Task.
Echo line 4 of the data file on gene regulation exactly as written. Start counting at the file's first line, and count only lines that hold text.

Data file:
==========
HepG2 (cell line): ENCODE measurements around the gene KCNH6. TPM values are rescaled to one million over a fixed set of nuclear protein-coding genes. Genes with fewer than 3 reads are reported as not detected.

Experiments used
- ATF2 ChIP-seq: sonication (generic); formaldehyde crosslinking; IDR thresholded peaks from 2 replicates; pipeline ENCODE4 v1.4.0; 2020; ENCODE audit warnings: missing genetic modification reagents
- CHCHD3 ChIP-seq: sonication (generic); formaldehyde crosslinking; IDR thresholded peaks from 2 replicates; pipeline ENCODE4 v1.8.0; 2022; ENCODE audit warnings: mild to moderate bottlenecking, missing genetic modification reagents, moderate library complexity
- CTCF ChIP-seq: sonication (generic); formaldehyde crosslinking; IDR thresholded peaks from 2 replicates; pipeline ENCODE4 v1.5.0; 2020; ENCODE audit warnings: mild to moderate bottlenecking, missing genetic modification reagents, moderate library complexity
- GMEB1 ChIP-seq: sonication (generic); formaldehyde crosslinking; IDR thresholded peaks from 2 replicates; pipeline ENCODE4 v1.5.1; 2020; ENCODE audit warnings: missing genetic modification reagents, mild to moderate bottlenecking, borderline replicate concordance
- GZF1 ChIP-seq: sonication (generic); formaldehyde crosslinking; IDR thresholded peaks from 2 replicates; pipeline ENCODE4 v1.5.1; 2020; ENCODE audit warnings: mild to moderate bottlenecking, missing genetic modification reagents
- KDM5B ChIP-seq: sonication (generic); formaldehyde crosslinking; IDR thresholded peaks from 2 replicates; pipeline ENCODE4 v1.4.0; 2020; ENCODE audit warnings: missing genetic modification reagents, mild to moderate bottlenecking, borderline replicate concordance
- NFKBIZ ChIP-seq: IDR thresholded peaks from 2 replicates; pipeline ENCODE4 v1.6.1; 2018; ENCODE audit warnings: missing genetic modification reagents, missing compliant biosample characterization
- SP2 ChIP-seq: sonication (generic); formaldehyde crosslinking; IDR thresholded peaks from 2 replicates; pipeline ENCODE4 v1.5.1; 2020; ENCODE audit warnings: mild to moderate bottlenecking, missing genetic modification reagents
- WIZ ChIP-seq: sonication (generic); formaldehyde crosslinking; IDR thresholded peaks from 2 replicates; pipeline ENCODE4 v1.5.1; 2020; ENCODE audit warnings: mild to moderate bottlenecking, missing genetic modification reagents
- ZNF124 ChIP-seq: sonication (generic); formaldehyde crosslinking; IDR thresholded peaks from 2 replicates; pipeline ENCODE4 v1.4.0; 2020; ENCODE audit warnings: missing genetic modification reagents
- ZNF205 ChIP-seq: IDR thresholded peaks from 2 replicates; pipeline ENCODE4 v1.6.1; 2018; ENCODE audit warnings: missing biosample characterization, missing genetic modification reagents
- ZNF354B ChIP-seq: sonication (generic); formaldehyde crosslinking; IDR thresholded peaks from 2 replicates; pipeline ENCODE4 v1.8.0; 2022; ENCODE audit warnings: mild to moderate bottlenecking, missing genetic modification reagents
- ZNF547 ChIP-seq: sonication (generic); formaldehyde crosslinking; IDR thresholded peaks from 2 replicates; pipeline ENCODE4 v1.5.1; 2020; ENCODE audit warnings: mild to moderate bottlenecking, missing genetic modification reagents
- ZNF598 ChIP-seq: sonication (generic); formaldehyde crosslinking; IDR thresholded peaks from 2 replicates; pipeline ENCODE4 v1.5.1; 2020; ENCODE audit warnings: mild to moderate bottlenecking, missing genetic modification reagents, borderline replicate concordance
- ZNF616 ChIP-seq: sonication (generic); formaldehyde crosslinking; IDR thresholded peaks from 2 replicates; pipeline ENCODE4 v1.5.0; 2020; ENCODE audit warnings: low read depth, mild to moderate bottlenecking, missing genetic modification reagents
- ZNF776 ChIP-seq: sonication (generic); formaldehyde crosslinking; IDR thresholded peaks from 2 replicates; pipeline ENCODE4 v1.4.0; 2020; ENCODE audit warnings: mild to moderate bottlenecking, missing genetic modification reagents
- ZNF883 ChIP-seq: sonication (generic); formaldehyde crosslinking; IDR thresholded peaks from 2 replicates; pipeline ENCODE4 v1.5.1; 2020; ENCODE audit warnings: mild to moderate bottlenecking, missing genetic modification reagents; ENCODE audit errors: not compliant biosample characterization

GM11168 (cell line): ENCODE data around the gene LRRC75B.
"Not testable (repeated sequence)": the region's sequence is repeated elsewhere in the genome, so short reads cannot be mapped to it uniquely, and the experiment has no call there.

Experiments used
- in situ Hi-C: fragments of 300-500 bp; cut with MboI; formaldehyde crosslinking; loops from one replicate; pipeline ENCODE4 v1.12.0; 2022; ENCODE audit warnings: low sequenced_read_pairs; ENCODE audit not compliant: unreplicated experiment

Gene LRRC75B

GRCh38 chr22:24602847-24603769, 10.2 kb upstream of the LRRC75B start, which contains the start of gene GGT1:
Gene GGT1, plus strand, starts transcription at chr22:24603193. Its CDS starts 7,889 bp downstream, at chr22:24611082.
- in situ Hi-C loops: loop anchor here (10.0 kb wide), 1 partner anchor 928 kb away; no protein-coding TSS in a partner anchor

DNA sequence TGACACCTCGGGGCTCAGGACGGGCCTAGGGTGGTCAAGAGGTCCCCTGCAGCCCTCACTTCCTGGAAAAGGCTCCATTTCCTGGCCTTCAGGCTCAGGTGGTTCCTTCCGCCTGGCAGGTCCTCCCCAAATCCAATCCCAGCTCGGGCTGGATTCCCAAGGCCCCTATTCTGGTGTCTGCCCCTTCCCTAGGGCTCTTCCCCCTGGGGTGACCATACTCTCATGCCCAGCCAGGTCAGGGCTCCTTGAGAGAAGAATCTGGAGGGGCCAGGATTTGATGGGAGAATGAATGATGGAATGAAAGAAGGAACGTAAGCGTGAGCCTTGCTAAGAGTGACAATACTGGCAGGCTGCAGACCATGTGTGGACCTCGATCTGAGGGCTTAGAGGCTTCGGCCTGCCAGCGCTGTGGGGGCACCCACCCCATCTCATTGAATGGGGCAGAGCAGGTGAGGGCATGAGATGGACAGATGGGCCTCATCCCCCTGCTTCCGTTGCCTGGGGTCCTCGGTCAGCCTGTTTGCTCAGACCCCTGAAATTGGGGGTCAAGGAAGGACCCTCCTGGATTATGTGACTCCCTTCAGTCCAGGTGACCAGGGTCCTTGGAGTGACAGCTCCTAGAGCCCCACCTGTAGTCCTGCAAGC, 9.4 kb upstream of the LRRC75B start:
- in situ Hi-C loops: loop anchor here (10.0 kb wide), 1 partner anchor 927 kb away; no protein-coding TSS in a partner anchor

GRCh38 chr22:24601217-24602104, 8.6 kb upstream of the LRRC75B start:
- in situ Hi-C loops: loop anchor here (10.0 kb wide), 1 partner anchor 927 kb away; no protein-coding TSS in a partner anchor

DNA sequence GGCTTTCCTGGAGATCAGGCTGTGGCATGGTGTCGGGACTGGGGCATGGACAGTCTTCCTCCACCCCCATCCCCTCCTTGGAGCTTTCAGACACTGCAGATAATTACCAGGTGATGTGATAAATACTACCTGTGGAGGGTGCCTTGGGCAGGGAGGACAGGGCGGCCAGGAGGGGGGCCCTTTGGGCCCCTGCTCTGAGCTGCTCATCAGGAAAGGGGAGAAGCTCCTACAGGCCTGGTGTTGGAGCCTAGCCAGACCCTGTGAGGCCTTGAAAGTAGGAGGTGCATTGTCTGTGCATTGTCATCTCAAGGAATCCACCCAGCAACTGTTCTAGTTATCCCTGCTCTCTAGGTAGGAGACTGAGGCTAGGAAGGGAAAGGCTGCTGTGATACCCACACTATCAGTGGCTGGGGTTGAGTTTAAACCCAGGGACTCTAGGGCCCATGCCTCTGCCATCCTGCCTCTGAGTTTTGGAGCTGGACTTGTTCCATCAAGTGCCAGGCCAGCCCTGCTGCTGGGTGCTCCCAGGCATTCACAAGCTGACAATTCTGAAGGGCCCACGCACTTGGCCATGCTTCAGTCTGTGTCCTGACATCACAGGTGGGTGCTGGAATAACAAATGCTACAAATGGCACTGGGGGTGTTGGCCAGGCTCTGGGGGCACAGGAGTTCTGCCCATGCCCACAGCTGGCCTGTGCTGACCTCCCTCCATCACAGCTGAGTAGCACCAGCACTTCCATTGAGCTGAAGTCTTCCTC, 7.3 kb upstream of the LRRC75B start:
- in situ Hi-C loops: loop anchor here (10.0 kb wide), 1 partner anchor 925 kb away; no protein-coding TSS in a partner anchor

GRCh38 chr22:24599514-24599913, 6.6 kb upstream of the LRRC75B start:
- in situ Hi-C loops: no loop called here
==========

- CHCHD3 ChIP-seq: sonication (generic); formaldehyde crosslinking; IDR thresholded peaks from 2 replicates; pipeline ENCODE4 v1.8.0; 2022; ENCODE audit warnings: mild to moderate bottlenecking, missing genetic modification reagents, moderate library complexity